Re: Semi-OT: Past Shock

From: Jeff Medina (
Date: Sun Nov 06 2005 - 23:57:54 MST

For what it's worth, given the relatively small sample size, over 50%
of medical doctors whose thoughts on life extension / negligible
senescence I've come across, via articles, books, essays, and personal
conversation, still consider living to 150 fantastical. Of those who
are more accepting of it, they tend to consider it possible only in
100 or 200 years, at best. (Blatant linear, contra accelerating, view
of change, yes yes.)

So I think your perspective on who and how many are comprehending
implications of modern and emerging biomedical techniques is a bit

I understand your point, though. I wonder if it could be distinguished
from the general "but it's so OBVIOUS that thus-and-so!" reaction felt
by all sorts of folk, right or wrong, SL4 or SL negative twelve (eh?
buh.), who have processed loads of evidence (or what they see as
evidence) for theory X, so much so that their internal estimates of
the prevalence of X-supporting-evidence in the world of ideas makes it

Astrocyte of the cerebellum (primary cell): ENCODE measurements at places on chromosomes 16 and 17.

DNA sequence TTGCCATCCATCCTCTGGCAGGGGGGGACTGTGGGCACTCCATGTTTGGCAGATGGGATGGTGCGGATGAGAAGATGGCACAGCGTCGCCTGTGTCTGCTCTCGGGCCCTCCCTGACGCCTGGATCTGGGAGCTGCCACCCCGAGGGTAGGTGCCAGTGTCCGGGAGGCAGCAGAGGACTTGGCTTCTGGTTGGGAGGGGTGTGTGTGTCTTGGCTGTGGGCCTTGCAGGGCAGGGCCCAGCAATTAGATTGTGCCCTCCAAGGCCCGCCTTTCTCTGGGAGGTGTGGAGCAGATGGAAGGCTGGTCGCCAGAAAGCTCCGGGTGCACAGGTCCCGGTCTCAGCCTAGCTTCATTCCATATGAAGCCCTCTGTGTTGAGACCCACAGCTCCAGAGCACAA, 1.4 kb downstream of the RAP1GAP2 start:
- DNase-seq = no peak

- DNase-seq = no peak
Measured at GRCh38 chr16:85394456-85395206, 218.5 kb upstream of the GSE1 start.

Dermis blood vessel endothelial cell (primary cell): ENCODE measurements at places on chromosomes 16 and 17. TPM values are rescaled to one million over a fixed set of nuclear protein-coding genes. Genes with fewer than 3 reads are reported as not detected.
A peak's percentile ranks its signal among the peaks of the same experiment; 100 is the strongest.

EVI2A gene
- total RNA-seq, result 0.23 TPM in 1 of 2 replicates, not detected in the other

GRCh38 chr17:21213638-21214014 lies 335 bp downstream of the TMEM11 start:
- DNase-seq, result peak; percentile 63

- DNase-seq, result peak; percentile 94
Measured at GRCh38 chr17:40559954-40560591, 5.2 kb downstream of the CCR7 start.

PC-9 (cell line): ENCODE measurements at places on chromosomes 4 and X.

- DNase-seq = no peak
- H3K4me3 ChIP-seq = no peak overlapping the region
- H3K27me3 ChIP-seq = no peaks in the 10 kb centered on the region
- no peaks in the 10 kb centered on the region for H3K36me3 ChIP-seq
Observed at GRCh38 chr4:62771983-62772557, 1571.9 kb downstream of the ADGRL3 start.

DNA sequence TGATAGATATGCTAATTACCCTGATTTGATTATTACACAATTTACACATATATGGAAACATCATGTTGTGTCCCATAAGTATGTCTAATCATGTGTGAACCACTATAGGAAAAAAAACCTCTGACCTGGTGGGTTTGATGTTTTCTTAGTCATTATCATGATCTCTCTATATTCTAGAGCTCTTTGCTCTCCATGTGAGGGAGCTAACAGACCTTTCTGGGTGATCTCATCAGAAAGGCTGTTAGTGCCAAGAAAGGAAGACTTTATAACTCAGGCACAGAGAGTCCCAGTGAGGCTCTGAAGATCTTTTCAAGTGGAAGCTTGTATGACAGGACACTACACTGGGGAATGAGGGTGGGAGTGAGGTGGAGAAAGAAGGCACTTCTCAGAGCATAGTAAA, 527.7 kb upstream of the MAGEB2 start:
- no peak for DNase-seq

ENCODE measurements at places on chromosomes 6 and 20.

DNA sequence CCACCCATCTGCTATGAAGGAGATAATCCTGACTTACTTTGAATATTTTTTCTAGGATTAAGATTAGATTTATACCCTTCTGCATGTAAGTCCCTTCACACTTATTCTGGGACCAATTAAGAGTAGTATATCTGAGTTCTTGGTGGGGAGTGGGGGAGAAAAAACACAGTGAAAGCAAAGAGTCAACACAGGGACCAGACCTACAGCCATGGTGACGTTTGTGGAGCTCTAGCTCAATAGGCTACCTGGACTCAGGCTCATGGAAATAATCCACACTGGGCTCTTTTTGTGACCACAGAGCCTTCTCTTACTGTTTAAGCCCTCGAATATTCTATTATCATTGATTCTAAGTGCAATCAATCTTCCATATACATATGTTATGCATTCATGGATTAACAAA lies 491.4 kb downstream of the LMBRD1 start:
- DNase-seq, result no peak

hard to understand how anyone could not have come across *sufficient*
X-supporting-evidence to not make the 'mistake' of floating ideas that
take not-X seriously.

You know what you mean better than I. Does this characterize what
you're talking about, or do you have something else in mind? If the
latter, could you clarify, in part by distinguishing your
"past/present shock" from the above "ain't it obvious!?" shock?

Another shock-ish experience of which I am reminded by your
description is the sort I have when I come across adults who lack even
basic understanding of functions or simple algebra. I boggle at what
it would be like not to understand something so basic, and so
fundamental to my understanding of *so many* other things. This is
perhaps only tangentially related to the sort of shock you described,
but it has its own symmetry, with its reflection across the axis
embodied in the wonder we feel at various 'big' (usually with respect
to complexity) things, like various aspects of cosmology (many worlds,
say), or that sturdy old chestnut, the Singularity.

Jeff Medina
Community Director
Singularity Institute for Artificial Intelligence
Relationships & Community Fellow
Institute for Ethics & Emerging Technologies
School of Philosophy, Birkbeck, University of London

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